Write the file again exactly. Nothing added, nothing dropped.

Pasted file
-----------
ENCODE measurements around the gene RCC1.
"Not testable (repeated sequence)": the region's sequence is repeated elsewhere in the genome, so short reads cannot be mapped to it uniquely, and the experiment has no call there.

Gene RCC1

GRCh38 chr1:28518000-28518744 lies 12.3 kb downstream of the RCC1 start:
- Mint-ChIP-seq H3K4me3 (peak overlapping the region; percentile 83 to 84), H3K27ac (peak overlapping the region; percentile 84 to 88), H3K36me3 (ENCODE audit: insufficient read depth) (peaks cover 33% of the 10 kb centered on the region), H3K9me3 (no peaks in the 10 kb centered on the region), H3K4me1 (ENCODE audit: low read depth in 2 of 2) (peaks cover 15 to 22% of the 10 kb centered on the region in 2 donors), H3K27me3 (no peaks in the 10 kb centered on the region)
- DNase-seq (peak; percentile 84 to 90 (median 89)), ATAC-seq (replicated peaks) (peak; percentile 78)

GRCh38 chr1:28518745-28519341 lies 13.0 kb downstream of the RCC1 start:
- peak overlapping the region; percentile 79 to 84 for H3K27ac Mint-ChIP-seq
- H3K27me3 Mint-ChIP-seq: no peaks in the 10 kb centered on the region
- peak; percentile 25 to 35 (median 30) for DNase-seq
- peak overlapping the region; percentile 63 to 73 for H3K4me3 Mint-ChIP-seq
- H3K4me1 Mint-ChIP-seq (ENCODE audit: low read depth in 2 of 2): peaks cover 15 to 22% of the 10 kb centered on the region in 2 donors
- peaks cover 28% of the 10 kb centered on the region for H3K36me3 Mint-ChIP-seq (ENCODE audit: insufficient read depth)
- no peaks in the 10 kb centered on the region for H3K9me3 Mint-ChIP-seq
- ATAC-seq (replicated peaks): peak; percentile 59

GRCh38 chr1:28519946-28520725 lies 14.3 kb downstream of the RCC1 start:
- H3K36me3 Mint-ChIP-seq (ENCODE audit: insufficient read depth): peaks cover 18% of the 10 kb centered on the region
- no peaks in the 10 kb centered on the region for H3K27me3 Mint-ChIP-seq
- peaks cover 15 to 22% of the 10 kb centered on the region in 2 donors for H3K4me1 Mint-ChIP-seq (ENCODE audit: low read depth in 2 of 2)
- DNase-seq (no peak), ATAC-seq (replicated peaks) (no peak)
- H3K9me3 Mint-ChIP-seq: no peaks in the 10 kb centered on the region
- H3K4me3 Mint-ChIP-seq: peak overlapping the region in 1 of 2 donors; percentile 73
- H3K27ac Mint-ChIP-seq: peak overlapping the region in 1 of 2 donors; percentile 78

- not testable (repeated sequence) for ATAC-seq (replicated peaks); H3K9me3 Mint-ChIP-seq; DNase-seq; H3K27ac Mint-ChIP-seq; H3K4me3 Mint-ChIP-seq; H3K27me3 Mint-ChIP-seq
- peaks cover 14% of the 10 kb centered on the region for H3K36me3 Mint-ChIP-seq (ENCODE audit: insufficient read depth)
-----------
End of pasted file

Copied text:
ENCODE measurements around the gene RCC1.
"Not testable (repeated sequence)": the region's sequence is repeated elsewhere in the genome, so short reads cannot be mapped to it uniquely, and the experiment has no call there.

Gene RCC1

GRCh38 chr1:28518000-28518744 lies 12.3 kb downstream of the RCC1 start:
- Mint-ChIP-seq H3K4me3 (peak overlapping the region; percentile 83 to 84), H3K27ac (peak overlapping the region; percentile 84 to 88), H3K36me3 (ENCODE audit: insufficient read depth) (peaks cover 33% of the 10 kb centered on the region), H3K9me3 (no peaks in the 10 kb centered on the region), H3K4me1 (ENCODE audit: low read depth in 2 of 2) (peaks cover 15 to 22% of the 10 kb centered on the region in 2 donors), H3K27me3 (no peaks in the 10 kb centered on the region)
- DNase-seq (peak; percentile 84 to 90 (median 89)), ATAC-seq (replicated peaks) (peak; percentile 78)

GRCh38 chr1:28518745-28519341 lies 13.0 kb downstream of the RCC1 start:
- peak overlapping the region; percentile 79 to 84 for H3K27ac Mint-ChIP-seq
- H3K27me3 Mint-ChIP-seq: no peaks in the 10 kb centered on the region
- peak; percentile 25 to 35 (median 30) for DNase-seq
- peak overlapping the region; percentile 63 to 73 for H3K4me3 Mint-ChIP-seq
- H3K4me1 Mint-ChIP-seq (ENCODE audit: low read depth in 2 of 2): peaks cover 15 to 22% of the 10 kb centered on the region in 2 donors
- peaks cover 28% of the 10 kb centered on the region for H3K36me3 Mint-ChIP-seq (ENCODE audit: insufficient read depth)
- no peaks in the 10 kb centered on the region for H3K9me3 Mint-ChIP-seq
- ATAC-seq (replicated peaks): peak; percentile 59

GRCh38 chr1:28519946-28520725 lies 14.3 kb downstream of the RCC1 start:
- H3K36me3 Mint-ChIP-seq (ENCODE audit: insufficient read depth): peaks cover 18% of the 10 kb centered on the region
- no peaks in the 10 kb centered on the region for H3K27me3 Mint-ChIP-seq
- peaks cover 15 to 22% of the 10 kb centered on the region in 2 donors for H3K4me1 Mint-ChIP-seq (ENCODE audit: low read depth in 2 of 2)
- DNase-seq (no peak), ATAC-seq (replicated peaks) (no peak)
- H3K9me3 Mint-ChIP-seq: no peaks in the 10 kb centered on the region
- H3K4me3 Mint-ChIP-seq: peak overlapping the region in 1 of 2 donors; percentile 73
- H3K27ac Mint-ChIP-seq: peak overlapping the region in 1 of 2 donors; percentile 78

- not testable (repeated sequence) for ATAC-seq (replicated peaks); H3K9me3 Mint-ChIP-seq; DNase-seq; H3K27ac Mint-ChIP-seq; H3K4me3 Mint-ChIP-seq; H3K27me3 Mint-ChIP-seq
- peaks cover 14% of the 10 kb centered on the region for H3K36me3 Mint-ChIP-seq (ENCODE audit: insufficient read depth)